Baby development, Baby Facts, Parenting Essentials, Safety

What Are The Early Signs of Labour?

Pregnancy can feel like it lasts forever; a never ending combination of aches, sickness and general discomfort.  But before you know it, your due date arrives and with it, the labour.

Understandably, you’re itching to get things moving so you can meet your baby, but if you’re a first time mum, your first born is most likely to be overdue. It’s therefore important to be able to spot the initial signs of labour, so you can take necessary action or more importantly, to save you a wasted trip to the hospital if it’s a false alarm.


Lady with baby bump


What are the early signs of labour to be aware of?

For up to a week before the birth, you might start to notice some early symptoms such as:

– A boost in energy and proactivity, for example feeling the need to clean everything and everywhere. This is commonly known as nesting and is also tied to your mothering instincts

– Increased vaginal discharge that is clear

– Mucus in your underwear or on your pad – this is the plug that blocks up the cervix. When it starts to come away, your body is preparing for delivery. You might notice that this is streaked with a little blood, which is perfectly common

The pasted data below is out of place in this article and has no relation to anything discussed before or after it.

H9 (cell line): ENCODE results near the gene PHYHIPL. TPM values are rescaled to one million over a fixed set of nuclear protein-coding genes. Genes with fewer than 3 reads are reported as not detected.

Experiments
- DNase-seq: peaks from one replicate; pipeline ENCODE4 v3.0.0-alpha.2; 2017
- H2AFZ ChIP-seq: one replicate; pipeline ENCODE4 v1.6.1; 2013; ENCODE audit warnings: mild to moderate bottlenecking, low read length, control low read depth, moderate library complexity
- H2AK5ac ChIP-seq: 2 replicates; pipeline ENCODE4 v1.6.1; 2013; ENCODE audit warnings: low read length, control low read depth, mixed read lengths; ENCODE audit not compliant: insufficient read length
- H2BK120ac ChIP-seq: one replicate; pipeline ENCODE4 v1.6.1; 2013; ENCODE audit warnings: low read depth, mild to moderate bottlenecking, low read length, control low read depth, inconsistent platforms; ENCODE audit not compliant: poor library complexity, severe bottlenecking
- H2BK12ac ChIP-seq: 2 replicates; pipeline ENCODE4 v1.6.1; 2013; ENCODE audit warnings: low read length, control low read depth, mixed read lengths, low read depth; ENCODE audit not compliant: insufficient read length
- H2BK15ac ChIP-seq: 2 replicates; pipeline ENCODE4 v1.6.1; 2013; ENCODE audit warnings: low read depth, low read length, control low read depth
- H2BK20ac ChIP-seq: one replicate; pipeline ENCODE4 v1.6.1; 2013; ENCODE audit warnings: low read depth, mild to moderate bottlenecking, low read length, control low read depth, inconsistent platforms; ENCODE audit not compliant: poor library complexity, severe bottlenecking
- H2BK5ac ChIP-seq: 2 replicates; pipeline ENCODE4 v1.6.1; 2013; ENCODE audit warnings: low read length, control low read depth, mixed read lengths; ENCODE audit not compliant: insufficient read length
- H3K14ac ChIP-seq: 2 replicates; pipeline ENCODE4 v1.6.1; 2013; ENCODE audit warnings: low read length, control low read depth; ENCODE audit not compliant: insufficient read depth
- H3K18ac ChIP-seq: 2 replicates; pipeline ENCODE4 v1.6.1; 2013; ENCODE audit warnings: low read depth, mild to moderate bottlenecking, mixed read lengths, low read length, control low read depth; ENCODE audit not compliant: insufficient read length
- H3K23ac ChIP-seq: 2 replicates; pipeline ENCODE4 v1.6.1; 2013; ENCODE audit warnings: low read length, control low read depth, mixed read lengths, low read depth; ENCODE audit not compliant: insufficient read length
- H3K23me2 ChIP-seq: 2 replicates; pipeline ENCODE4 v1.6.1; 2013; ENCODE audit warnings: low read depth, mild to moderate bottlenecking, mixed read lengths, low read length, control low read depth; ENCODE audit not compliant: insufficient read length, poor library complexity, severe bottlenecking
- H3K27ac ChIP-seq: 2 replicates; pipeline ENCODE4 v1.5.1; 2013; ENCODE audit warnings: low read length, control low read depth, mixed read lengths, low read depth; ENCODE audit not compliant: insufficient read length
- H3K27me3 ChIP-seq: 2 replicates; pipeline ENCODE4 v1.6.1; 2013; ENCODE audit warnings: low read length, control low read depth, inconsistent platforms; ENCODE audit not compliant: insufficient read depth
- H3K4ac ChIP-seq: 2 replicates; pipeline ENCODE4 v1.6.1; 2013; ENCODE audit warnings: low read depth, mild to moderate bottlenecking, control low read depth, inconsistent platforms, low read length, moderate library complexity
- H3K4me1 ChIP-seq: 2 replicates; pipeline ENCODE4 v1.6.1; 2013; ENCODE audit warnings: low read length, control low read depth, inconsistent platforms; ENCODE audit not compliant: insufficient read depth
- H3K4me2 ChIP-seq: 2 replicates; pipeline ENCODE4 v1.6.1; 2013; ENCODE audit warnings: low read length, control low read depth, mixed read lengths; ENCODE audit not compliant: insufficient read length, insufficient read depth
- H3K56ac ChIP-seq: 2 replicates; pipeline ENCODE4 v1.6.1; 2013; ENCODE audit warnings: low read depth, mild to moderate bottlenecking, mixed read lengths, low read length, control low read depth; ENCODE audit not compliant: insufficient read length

– Abdominal contractions or more increased backache

– Having loose bowels or an upset stomach

– Disrupted sleep and a mixed emotional state


When should you call a midwife or labour ward?

As you get closer to your due date, your midwife should give you a rough idea as to what to do when you think you are in labour, as all counties have a different procedure, however as a rough guide in the UK, you should make contact:

If you are less than 37 weeks pregnant, call your midwife if you believe you are having contractions AND:

– Have a bloody vaginal discharge and/or

– Have a watery discharge and/or

– Have cramping or lower back pain

These could be signs that you are going into premature labour and you need medical attention.

If you are more than 37 weeks pregnant, call for medical help if:

– You haven’t noticed your baby moving or his movements have slowed down

– You believe your waters have broken

– You have unexpected bleeding

If in any doubt, it is advisable to contact a medical professional who will be able to give further information and help. Labour can go on for a very long time, sometimes days, so it is important to not contact the hospital before it is necessary to do so.

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